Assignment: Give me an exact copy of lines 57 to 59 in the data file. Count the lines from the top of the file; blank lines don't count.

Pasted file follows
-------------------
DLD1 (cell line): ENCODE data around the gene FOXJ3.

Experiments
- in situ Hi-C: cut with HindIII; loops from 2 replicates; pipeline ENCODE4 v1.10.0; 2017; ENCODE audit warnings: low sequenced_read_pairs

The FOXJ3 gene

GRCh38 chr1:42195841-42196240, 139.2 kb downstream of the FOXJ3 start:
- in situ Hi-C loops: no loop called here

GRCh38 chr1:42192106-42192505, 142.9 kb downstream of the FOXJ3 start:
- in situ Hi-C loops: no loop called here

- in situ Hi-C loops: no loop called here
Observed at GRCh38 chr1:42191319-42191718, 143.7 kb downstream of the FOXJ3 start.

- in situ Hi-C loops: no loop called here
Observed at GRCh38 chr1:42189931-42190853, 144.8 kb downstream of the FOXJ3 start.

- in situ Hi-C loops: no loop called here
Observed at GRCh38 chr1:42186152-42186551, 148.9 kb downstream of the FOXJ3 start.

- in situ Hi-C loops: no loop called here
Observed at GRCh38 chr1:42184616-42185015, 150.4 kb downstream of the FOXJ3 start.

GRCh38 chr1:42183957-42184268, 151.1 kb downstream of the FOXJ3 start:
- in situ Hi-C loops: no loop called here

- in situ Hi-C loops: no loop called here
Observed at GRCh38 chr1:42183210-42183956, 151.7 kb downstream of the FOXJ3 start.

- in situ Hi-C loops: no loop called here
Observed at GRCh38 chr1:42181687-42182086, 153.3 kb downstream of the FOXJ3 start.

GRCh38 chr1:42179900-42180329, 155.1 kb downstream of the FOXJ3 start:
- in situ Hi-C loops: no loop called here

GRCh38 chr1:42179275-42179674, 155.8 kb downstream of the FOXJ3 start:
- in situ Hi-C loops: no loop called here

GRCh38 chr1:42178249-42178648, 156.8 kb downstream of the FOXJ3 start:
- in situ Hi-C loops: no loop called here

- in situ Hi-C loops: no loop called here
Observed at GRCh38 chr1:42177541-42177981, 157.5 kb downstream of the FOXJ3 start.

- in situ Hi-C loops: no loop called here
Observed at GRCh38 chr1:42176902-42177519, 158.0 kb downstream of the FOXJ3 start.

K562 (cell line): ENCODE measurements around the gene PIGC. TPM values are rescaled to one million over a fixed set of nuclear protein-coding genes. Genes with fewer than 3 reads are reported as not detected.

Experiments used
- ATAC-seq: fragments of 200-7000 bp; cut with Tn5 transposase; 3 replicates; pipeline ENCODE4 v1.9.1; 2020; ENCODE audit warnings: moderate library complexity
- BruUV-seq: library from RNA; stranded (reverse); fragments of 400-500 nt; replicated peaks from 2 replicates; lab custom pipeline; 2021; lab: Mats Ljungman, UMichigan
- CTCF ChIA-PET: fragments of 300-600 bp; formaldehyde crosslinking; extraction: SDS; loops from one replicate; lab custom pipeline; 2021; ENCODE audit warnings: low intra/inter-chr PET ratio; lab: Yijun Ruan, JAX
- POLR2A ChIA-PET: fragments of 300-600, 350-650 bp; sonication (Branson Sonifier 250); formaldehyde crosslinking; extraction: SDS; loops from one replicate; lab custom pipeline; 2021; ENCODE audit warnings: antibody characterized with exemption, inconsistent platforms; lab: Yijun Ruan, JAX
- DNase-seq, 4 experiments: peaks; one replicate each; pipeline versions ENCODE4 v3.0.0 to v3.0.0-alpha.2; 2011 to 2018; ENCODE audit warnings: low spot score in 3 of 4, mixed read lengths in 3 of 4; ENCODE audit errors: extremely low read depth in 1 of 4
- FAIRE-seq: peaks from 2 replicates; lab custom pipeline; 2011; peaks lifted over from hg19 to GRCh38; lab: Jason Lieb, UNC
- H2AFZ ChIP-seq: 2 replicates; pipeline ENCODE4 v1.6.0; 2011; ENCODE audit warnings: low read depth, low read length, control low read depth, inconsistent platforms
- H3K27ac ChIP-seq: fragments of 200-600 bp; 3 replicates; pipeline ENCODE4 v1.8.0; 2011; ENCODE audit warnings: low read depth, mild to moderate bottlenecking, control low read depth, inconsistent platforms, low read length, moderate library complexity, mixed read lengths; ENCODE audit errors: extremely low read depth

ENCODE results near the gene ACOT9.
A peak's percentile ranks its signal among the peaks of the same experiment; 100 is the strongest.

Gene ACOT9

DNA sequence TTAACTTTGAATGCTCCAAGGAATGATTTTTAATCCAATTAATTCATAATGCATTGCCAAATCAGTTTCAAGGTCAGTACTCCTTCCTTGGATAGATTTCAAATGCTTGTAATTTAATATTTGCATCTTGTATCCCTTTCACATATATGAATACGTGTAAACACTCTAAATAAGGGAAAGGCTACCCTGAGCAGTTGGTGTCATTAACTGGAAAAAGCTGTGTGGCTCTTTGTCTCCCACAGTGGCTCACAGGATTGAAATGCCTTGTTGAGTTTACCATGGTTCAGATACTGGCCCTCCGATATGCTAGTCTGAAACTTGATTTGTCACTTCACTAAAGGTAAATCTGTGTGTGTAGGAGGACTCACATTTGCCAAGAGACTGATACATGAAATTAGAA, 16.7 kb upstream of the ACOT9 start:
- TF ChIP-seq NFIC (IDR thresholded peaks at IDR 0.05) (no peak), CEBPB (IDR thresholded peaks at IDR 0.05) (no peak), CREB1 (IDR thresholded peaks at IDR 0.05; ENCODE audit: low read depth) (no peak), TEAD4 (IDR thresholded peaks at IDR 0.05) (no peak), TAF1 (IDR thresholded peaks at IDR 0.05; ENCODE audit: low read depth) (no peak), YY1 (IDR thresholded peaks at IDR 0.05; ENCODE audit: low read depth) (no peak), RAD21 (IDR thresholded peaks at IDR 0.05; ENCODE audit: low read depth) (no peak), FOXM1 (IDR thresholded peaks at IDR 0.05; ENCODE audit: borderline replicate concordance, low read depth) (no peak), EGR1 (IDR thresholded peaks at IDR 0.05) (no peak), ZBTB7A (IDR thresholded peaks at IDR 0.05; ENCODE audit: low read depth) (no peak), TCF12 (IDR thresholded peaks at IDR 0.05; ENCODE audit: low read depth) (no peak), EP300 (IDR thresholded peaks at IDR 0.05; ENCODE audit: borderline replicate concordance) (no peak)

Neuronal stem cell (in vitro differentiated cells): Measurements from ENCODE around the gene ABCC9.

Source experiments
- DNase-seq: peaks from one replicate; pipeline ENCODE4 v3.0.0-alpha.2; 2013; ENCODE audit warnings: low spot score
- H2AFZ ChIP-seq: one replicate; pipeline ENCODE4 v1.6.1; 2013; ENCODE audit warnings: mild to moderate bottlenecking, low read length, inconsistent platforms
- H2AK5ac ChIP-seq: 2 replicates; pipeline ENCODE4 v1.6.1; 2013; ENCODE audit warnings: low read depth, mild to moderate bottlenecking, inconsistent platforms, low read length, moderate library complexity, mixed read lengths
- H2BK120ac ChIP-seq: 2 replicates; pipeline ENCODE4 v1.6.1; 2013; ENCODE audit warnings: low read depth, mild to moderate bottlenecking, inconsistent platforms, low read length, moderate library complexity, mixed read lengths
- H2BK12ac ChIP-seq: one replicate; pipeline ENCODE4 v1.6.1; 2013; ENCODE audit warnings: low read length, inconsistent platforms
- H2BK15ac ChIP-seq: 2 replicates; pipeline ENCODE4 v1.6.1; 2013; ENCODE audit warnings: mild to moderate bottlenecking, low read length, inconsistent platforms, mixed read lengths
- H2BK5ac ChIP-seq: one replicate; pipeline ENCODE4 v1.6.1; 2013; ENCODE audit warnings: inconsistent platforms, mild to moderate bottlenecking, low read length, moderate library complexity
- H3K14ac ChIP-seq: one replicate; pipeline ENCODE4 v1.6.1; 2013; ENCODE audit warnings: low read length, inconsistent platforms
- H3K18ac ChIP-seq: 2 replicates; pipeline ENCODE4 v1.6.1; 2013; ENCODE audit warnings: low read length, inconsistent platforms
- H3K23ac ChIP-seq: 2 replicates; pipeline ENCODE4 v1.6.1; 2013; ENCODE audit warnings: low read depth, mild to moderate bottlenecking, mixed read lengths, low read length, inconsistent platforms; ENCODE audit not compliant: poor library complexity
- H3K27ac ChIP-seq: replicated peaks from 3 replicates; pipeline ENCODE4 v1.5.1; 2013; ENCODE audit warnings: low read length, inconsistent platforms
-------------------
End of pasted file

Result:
- H3K14ac ChIP-seq: one replicate; pipeline ENCODE4 v1.6.1; 2013; ENCODE audit warnings: low read length, inconsistent platforms
- H3K18ac ChIP-seq: 2 replicates; pipeline ENCODE4 v1.6.1; 2013; ENCODE audit warnings: low read length, inconsistent platforms
- H3K23ac ChIP-seq: 2 replicates; pipeline ENCODE4 v1.6.1; 2013; ENCODE audit warnings: low read depth, mild to moderate bottlenecking, mixed read lengths, low read length, inconsistent platforms; ENCODE audit not compliant: poor library complexity